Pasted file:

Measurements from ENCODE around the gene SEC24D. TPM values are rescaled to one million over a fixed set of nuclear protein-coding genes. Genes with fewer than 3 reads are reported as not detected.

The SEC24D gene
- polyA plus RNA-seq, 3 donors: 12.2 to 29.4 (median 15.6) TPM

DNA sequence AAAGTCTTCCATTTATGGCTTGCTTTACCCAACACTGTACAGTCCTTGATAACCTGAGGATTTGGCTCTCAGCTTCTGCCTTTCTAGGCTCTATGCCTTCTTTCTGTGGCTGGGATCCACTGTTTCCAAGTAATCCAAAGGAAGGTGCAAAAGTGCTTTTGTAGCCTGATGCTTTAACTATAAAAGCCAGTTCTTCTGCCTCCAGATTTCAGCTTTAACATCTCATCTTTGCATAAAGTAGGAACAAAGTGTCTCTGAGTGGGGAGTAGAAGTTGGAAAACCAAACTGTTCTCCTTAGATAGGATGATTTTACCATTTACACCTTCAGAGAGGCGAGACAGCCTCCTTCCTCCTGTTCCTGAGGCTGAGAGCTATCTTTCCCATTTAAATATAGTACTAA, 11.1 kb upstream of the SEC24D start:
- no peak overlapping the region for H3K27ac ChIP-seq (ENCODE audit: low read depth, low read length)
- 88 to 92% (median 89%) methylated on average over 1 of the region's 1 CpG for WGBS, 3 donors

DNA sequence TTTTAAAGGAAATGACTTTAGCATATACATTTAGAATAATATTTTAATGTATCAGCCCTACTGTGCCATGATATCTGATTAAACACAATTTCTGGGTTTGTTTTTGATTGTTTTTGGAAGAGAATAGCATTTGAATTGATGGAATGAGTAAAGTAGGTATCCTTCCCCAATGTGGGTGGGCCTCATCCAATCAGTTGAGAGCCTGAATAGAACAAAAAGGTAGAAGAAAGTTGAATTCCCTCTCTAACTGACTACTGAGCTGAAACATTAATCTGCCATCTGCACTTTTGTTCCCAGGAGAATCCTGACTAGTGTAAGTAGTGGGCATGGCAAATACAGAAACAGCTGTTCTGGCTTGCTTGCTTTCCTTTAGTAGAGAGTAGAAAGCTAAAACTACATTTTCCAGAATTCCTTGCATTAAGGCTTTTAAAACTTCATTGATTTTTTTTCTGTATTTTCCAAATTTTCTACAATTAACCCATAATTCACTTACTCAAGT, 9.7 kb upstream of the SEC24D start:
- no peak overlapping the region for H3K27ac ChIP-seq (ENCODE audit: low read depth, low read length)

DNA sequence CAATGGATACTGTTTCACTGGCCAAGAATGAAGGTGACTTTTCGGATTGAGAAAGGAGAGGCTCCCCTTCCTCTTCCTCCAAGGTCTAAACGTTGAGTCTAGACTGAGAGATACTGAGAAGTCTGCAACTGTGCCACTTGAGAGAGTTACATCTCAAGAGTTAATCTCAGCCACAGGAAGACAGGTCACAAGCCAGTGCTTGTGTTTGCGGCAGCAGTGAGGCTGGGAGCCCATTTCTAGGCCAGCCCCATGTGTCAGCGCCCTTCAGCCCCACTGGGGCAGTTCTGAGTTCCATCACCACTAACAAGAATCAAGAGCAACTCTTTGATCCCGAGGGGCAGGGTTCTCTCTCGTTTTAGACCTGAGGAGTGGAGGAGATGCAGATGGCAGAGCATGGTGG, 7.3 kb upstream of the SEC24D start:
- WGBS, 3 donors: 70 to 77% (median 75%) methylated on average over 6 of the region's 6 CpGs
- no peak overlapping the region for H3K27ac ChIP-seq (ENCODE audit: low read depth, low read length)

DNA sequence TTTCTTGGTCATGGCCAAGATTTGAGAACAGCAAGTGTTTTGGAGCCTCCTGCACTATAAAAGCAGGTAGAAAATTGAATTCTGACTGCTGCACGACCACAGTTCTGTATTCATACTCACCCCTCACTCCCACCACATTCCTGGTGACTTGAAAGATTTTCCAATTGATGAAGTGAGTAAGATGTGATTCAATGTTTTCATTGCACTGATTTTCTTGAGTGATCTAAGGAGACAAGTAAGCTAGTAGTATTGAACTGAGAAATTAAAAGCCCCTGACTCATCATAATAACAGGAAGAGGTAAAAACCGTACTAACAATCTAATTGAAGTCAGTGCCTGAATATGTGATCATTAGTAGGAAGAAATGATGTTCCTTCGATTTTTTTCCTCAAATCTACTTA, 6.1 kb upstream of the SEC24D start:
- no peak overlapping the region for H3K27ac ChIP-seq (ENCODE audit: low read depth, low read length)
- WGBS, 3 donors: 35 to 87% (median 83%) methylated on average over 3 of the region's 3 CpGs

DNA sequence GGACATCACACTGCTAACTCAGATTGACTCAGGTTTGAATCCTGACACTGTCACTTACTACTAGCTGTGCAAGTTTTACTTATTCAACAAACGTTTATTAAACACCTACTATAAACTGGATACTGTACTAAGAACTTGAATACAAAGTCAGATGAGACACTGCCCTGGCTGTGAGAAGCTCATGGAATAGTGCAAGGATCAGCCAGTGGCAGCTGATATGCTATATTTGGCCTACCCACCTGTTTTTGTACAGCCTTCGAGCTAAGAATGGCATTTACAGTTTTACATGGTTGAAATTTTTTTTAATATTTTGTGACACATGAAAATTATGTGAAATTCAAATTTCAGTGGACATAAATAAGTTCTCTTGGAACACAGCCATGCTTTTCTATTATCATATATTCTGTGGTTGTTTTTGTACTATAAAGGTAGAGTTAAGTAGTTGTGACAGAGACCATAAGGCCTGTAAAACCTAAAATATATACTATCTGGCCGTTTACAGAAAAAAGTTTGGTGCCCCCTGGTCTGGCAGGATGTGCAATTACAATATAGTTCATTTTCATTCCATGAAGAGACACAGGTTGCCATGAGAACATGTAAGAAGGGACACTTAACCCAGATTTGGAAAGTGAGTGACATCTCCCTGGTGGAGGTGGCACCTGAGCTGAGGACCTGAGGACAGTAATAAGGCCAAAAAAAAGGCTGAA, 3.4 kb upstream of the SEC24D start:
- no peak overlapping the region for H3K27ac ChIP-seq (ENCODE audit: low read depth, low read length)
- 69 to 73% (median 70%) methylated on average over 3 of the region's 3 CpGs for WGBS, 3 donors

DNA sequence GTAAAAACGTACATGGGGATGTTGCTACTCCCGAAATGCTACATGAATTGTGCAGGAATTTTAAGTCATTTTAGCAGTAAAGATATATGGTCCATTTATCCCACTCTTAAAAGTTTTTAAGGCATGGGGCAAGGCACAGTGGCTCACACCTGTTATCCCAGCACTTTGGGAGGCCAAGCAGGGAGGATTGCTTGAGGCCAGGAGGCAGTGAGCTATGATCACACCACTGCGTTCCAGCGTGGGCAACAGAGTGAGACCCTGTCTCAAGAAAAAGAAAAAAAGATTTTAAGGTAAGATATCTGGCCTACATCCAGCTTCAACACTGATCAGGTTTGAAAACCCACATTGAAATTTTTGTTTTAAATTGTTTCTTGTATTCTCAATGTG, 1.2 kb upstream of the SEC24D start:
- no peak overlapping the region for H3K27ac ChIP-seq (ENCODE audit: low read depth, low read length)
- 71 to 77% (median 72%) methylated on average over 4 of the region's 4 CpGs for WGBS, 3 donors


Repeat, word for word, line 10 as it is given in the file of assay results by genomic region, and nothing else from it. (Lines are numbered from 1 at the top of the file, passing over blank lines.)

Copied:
- WGBS, 3 donors: 70 to 77% (median 75%) methylated on average over 6 of the region's 6 CpGs